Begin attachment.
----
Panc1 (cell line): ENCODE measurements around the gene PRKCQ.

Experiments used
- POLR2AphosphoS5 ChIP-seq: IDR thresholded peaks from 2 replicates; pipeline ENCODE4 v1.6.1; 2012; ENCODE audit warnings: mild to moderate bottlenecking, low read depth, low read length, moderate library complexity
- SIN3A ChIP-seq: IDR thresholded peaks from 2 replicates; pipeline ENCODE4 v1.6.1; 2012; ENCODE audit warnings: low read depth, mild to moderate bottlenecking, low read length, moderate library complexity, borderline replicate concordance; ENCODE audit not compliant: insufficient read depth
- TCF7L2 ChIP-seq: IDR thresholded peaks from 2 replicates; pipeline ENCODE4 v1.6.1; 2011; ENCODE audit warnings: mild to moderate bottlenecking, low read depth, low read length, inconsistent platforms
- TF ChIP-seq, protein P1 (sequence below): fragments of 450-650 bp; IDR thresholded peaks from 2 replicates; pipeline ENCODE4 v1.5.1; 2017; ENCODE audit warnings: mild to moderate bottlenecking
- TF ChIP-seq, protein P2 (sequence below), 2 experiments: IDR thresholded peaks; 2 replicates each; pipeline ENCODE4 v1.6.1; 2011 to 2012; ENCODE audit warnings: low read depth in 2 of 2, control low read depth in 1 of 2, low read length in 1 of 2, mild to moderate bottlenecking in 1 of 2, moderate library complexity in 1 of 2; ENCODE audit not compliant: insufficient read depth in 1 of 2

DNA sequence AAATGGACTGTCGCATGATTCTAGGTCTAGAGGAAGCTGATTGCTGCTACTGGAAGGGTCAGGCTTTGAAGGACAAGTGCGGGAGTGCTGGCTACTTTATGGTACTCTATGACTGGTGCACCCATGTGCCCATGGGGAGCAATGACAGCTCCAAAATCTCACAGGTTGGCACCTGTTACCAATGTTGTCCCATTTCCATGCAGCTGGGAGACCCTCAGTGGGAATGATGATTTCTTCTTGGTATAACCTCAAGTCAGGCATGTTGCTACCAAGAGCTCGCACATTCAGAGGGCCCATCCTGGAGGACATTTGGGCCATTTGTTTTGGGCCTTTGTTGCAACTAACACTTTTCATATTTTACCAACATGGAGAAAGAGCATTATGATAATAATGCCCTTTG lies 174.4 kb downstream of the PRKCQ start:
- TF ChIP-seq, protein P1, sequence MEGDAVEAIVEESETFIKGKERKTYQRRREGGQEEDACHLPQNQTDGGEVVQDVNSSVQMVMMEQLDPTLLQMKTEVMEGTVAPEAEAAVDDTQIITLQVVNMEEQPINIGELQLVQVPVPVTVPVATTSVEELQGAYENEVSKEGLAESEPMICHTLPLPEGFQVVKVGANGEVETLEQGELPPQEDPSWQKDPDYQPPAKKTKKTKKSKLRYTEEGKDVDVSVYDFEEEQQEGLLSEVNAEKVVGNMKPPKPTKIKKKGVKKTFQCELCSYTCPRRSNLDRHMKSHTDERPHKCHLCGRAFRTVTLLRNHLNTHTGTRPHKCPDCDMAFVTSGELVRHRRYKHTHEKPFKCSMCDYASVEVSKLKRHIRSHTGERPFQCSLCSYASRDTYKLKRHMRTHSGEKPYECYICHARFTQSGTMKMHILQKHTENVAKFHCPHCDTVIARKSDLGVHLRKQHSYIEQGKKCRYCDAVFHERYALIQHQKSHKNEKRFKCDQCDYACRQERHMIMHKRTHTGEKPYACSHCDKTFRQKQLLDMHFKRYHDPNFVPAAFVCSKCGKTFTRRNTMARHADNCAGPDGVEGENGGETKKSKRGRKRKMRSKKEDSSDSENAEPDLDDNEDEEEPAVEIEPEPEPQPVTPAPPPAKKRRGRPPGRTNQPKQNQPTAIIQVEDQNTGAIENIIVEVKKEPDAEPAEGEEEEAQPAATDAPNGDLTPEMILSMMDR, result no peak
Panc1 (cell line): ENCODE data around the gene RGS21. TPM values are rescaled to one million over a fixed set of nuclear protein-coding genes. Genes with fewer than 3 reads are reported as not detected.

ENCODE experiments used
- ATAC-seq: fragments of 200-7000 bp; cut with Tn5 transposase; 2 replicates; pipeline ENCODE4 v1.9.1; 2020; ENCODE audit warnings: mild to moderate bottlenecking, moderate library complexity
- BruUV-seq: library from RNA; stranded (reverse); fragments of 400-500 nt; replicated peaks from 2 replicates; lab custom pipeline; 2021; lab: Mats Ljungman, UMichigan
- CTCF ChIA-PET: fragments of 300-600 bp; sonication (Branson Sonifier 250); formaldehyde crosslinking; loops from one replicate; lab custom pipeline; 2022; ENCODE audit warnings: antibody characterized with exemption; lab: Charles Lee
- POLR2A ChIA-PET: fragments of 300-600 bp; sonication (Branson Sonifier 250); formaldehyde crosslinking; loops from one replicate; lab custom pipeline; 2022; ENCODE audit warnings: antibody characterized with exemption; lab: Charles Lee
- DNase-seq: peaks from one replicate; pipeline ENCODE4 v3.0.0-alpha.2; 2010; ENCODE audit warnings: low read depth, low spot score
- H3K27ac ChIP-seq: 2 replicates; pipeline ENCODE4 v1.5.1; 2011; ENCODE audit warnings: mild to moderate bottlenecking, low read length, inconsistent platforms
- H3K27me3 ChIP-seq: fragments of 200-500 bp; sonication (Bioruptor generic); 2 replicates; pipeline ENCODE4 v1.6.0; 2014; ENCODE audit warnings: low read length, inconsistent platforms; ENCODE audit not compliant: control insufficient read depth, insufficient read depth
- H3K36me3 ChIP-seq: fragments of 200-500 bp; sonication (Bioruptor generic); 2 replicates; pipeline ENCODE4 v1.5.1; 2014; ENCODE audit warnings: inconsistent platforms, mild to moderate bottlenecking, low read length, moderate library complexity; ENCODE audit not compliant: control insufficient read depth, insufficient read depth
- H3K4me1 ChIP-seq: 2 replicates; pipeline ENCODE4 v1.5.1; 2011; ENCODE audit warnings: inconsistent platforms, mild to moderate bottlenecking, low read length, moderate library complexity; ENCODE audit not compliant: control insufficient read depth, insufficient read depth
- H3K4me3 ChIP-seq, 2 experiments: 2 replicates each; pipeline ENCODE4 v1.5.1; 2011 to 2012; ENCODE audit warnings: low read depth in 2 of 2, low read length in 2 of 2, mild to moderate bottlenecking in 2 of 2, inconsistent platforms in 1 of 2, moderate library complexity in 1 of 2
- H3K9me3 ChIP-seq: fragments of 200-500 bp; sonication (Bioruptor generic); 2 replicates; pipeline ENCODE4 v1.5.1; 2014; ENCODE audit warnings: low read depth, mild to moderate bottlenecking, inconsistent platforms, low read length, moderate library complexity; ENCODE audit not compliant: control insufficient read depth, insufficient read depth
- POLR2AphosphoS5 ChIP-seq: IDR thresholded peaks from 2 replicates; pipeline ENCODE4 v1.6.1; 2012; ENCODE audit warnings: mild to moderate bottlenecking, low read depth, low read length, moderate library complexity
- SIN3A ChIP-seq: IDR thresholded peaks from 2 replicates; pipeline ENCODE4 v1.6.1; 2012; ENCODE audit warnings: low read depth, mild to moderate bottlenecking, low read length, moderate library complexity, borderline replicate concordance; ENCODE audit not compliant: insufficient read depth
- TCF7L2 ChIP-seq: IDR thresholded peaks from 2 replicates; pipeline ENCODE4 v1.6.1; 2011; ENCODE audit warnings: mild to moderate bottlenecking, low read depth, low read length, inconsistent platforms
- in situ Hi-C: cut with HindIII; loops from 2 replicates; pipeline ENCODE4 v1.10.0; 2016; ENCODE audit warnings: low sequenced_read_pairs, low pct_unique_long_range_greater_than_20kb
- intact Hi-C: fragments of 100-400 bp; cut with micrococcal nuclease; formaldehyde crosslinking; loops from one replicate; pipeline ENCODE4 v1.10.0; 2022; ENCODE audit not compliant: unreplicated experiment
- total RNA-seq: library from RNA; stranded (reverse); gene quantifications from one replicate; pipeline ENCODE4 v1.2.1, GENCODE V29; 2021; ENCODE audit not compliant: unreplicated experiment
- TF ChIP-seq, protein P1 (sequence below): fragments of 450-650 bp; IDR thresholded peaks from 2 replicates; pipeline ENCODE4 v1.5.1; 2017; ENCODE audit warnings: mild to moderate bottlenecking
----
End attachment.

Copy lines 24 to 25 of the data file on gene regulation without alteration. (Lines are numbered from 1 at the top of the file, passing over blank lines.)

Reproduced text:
- SIN3A ChIP-seq: IDR thresholded peaks from 2 replicates; pipeline ENCODE4 v1.6.1; 2012; ENCODE audit warnings: low read depth, mild to moderate bottlenecking, low read length, moderate library complexity, borderline replicate concordance; ENCODE audit not compliant: insufficient read depth
- TCF7L2 ChIP-seq: IDR thresholded peaks from 2 replicates; pipeline ENCODE4 v1.6.1; 2011; ENCODE audit warnings: mild to moderate bottlenecking, low read depth, low read length, inconsistent platforms